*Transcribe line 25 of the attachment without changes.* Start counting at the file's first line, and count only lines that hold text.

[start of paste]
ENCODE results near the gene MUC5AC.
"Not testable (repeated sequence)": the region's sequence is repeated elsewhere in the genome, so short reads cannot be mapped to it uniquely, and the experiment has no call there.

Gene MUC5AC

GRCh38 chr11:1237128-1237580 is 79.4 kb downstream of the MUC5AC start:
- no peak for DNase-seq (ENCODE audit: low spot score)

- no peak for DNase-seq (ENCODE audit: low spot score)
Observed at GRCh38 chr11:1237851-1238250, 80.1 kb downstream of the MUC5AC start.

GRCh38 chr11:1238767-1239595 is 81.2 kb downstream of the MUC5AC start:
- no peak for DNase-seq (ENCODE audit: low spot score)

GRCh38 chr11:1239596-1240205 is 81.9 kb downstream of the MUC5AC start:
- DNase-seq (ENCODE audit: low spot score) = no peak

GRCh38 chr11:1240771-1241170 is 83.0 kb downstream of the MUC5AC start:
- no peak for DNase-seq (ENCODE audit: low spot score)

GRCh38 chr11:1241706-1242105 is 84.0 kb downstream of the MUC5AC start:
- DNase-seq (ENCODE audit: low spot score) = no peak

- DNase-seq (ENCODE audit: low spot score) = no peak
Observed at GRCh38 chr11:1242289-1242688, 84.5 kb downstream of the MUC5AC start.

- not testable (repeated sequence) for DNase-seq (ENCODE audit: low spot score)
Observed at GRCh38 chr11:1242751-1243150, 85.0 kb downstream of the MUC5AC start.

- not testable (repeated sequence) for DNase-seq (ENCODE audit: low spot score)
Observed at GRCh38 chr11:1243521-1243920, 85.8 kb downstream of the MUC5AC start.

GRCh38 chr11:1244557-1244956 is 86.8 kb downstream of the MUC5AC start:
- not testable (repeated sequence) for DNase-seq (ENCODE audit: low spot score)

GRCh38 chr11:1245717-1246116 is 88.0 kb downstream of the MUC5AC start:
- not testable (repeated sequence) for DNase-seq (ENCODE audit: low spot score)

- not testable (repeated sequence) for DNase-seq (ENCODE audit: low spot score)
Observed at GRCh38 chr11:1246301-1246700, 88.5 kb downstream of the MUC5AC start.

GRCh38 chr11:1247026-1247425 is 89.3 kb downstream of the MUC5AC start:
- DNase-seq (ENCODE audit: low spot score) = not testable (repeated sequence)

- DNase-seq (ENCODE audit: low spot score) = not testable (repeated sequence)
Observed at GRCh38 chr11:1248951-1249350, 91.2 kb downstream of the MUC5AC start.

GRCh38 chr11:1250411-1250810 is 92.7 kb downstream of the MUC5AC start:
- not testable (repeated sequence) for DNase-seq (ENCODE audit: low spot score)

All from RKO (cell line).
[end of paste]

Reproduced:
- not testable (repeated sequence) for DNase-seq (ENCODE audit: low spot score)